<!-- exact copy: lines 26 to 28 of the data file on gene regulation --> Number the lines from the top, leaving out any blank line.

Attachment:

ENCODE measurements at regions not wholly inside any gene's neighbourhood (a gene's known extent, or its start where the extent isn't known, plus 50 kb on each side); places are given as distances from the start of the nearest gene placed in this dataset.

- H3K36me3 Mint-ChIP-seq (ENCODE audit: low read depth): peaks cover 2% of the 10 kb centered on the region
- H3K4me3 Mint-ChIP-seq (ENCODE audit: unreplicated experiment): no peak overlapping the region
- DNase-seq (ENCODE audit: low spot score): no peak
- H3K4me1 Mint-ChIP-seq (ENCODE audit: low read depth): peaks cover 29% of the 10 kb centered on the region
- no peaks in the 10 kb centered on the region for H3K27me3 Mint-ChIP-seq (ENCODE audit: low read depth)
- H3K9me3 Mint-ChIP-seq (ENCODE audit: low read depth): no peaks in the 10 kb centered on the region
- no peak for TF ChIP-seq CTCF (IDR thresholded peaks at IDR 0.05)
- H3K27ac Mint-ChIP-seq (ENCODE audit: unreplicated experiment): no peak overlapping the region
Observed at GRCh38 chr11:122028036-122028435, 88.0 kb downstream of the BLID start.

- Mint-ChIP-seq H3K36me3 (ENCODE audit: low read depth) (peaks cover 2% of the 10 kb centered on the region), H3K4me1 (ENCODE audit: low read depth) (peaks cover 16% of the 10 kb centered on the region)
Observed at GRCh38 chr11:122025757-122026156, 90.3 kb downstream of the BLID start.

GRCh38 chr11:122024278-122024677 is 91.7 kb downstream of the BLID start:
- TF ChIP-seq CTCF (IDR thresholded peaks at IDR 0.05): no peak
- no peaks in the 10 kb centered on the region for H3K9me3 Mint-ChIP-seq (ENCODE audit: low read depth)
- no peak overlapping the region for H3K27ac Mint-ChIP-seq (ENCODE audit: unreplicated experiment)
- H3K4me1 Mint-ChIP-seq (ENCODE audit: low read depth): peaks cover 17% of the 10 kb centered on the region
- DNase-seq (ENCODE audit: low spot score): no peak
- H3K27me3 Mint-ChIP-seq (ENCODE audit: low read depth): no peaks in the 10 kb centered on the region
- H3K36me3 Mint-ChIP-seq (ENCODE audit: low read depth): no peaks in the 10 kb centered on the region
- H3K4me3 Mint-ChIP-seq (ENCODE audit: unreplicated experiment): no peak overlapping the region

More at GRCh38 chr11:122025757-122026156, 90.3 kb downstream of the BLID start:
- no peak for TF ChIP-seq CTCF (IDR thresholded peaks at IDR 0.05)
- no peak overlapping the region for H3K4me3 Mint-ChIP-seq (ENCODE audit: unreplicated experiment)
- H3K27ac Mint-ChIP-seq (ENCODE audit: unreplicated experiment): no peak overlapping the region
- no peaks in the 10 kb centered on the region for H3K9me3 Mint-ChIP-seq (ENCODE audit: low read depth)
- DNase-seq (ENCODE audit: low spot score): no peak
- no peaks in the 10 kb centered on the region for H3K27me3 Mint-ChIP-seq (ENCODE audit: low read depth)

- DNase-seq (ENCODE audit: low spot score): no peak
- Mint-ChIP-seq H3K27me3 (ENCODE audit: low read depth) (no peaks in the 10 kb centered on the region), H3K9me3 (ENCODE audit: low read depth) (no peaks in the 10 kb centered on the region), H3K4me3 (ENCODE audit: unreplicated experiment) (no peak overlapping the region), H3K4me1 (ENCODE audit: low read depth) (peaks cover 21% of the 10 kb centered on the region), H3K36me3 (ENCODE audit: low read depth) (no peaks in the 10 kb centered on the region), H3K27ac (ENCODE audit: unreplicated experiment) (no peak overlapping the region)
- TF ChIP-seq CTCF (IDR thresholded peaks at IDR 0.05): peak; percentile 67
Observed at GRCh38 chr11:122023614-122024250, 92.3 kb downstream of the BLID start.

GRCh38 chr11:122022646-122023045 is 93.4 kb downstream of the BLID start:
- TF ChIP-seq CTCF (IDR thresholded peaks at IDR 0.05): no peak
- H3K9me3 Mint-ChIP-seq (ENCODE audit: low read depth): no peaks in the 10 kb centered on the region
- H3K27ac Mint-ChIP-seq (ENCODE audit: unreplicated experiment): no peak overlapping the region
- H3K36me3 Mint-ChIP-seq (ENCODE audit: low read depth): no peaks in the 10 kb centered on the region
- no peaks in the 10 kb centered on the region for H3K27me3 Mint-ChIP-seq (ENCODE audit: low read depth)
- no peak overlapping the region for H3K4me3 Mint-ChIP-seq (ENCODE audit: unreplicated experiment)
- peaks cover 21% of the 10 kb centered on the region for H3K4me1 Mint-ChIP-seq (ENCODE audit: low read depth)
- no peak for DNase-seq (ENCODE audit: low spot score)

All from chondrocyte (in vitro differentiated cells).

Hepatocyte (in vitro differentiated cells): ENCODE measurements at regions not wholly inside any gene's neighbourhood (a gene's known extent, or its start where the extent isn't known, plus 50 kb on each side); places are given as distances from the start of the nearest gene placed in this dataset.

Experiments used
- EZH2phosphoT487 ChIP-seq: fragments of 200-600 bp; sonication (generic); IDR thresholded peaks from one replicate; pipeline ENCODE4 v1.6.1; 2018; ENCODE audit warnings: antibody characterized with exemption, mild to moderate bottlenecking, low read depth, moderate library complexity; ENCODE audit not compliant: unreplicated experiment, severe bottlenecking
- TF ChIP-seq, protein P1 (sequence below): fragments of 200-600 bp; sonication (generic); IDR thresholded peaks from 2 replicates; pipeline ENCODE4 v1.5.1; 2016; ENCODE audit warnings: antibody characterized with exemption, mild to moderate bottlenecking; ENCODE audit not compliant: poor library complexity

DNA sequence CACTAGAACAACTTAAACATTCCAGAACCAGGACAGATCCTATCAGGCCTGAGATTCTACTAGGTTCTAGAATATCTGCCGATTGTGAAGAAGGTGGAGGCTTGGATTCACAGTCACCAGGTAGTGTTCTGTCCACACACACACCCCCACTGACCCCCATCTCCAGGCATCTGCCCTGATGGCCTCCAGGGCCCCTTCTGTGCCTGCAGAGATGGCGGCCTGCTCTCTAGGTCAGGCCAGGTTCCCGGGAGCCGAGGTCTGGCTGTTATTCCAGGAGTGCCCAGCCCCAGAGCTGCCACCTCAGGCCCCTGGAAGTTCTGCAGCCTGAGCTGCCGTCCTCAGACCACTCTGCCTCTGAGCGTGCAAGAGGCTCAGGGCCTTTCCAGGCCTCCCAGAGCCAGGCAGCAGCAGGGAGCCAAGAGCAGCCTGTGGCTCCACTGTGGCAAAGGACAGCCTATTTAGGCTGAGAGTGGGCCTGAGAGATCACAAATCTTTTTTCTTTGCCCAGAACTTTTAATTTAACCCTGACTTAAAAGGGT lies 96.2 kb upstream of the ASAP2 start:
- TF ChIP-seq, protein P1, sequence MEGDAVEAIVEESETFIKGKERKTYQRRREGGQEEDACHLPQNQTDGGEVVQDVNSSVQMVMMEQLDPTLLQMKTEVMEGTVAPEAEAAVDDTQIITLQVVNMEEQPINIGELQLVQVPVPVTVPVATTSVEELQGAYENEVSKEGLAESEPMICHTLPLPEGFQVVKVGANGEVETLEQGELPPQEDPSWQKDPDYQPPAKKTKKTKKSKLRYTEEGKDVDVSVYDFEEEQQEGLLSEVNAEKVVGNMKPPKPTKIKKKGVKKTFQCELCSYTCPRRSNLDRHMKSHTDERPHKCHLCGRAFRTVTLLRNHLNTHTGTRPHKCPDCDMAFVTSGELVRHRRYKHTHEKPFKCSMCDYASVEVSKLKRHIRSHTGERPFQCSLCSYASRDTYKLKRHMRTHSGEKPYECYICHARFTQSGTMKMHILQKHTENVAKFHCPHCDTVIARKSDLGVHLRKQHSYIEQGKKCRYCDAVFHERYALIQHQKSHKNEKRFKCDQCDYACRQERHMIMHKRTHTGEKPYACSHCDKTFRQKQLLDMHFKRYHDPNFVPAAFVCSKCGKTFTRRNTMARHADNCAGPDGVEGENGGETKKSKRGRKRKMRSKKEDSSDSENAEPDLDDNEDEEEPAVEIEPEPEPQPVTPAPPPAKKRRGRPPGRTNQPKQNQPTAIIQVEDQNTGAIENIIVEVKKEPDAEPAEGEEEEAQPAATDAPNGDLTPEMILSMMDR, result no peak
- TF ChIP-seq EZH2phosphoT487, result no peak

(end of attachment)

- no peaks in the 10 kb centered on the region for H3K9me3 Mint-ChIP-seq (ENCODE audit: low read depth)
- DNase-seq (ENCODE audit: low spot score): no peak
- no peaks in the 10 kb centered on the region for H3K27me3 Mint-ChIP-seq (ENCODE audit: low read depth)